Mark Lynch - Goldman Sachs

Thank you.


Our next question comes from Bob Peck with Bear, Stearns.

Robert Peck - Bear, Stearns & Co.

Switching topics here from supply side to demand side, could you talk to us a little bit about how much qualitatively you think subscribers, both in this quarter and going forward, have been affected by supplies thus far?

When we think about iPods having grown about 30% or so year over year for this last quarter, could you talk about the health, more particularly for satellite radio, do you think XM is still on pace for, give-or-take, high-teens or 20 million subscribers in 2010? Thank you.

Hugh Panero

I think we are still on pace for high-teens, or some other number -- clearly if we went to the low-end of the range that we talked about, that would impact some of those numbers.

I think the health of the business in terms of our product is still very strong. I think the simplicity of the product is something that we have to communicate much better to the street.

I think what is happening at retail right now is, if you read some of the overall consumer spending analysis that has been done, and you look at some of the actual retail stores like the Wal-Mart’s and the Target’s and so on, a lot of them who had projected same-store sales growth like last year have now halved their projections.

I think iPod is a unique product, and I think it does well. I think we have to do a better job, which we intend to do, at regaining market share, but I think over the long-term, we have a great product. I think even the simplicity of it is something we have to communicate a lot better to people going forward.

Robert Peck - Bear, Stearns & Co.

Thank you.


Your next question comes from Jason Helfstein with CIBC World Markets.

Jason Helfstein - CIBC World Markets

A few questions -- one, if you can just explain this third-quarter conversion issue a little more? Why does the conversion rate do down? I think you said 52%, but just go into more detail.

The second question, Hugh, last quarter I asked you about the company's lobbying effort and just how the company continues to be blindsided by some of the larger efforts by some of your competitors. I only expect that to get worse longer-term.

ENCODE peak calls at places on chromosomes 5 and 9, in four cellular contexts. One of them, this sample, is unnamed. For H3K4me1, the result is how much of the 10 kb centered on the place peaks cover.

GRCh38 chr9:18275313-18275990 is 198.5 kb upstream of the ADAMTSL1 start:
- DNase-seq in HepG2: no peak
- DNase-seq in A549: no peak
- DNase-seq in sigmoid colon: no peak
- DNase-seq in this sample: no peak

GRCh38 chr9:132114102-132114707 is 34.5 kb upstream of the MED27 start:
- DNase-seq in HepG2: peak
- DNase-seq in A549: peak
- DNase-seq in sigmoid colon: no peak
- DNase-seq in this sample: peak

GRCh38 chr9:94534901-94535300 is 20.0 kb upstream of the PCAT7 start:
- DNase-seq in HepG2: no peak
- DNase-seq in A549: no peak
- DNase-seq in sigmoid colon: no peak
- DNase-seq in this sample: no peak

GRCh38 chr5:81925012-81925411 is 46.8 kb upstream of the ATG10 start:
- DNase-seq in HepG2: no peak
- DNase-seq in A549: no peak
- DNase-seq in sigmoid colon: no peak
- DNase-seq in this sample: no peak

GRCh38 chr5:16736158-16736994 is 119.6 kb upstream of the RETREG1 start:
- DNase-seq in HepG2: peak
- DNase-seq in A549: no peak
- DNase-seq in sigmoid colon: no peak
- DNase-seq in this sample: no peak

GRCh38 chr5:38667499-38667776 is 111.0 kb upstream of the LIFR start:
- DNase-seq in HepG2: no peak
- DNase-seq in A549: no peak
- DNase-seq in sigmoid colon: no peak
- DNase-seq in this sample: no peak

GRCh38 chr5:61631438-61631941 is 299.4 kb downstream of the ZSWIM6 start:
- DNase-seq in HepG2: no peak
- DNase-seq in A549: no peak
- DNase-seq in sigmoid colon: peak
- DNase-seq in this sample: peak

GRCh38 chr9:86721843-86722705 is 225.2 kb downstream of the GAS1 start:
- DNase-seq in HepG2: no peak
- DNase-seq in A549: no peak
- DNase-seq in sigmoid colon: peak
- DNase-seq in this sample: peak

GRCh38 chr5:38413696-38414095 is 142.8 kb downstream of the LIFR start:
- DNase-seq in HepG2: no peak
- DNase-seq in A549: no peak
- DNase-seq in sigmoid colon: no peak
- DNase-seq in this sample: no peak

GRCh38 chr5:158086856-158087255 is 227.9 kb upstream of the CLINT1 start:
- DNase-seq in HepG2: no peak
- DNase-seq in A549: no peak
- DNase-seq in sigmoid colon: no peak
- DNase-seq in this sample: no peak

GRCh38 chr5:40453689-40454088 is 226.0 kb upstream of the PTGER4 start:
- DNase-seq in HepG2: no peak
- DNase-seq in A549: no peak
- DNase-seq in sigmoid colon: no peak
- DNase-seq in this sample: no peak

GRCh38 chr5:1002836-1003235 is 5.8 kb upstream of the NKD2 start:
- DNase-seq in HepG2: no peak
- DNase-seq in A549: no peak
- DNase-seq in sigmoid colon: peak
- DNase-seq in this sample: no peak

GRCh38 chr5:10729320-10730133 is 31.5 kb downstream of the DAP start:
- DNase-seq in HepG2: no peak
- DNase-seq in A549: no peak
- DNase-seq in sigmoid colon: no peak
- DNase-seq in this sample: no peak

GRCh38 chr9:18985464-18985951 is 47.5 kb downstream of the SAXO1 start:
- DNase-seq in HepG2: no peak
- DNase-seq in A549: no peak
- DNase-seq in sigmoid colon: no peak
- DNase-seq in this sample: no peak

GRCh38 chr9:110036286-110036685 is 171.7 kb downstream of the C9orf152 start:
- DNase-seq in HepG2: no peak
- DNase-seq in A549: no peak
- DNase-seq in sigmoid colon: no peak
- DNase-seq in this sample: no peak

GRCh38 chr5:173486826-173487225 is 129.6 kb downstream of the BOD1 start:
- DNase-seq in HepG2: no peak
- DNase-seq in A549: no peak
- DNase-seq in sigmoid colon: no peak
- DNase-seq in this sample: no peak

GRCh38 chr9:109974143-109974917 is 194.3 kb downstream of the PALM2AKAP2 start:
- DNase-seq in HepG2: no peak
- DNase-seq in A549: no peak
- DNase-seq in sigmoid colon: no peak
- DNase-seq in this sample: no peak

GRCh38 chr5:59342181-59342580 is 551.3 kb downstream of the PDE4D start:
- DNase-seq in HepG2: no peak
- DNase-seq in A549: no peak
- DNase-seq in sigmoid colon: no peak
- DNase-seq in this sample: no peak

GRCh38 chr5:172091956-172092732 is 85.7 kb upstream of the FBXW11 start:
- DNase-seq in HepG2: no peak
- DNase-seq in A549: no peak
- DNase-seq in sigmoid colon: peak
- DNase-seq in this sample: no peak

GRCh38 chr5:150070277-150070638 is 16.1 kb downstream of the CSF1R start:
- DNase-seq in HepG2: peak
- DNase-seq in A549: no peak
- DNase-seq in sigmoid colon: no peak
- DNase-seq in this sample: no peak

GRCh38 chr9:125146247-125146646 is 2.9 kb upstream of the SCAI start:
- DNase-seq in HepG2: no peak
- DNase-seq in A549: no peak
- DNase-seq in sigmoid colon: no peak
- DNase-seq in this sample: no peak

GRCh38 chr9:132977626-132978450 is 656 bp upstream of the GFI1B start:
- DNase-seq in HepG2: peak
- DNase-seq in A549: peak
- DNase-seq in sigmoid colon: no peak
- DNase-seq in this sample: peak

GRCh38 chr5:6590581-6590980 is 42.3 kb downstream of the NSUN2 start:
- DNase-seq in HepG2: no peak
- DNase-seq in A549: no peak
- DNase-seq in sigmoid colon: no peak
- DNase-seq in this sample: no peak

You told me, you said on the call, “look, we are in Washington, we get it, don’t worry” but it seems like it has continued to go against you. Could you perhaps talk in a little bit more detail, what are you doing to make sure that the satellite radio’s message is heard by those people at the FCC, in Congress? Does it require you spending more money? Have you engaged outside individuals to help you do that? Thank you.

Hugh Panero

I will address that one. Clearly we are spending more money in that area, and we have a number of lobbying firms that we work with, and have actually coordinated some of our efforts with Sirius as well.

We recently hired a guy named Jeff Blagner, who is a very expert individual on lobbying efforts. He spent an enormous amount of time doing strategic work for a variety of different clients, and we have brought him in-house just recently.

Gary and I spend an enormous amount of time on the hill, going back and forth, when it is appropriate. We actually have made in-roads.

We are also working with a coalition of groups, such as the consumer electronics association. There are even alliances with people who you really would not even think that we have alliances with because of the similar fear that we have of some of this legislation. We actually have been pretty effective.

If you have seen Roll Call, which is what I would call an industry lobbying in the newspaper, is that we actually have ads that appear in there, so we have really ramped up our efforts and our message is being heard. We feel pretty good about it.

We are competing against some very, very large lobbying organizations, whether it be the RIAA or others, and we are fighting that fight as we have over a number of years, even just to get satellite radio off the ground.

We have ratcheted up that effort.

Gary Parsons

Let me also just amplify one point that Hugh made, because I have worked pretty closely on this particular issue. Sirius also is being extremely helpful on this front, particularly with the RIAA and frankly even the terrestrial radio industry, relative to some of these music rights things, is strongly on our side.

I think it has taken a period of time to marshal this broader force. There is no way that we, or we meaning Sirius together, have the sort of resources to have a major impact without marshalling this larger coalition.

It is going very positively.

Jason Helfstein - CIBC World Markets

On the OEM question?

Hugh Panero

You questioned the OEM conversion rates. What we identified was an issue related to the factory activation process with one of our automotive partners. That prevented a block of customers from ever receiving their three-month trial. As you would expect, that group of customers, we saw a very low conversion rate, or we will see a low conversion rate from that group, which is going to temporarily pull down the third quarter results.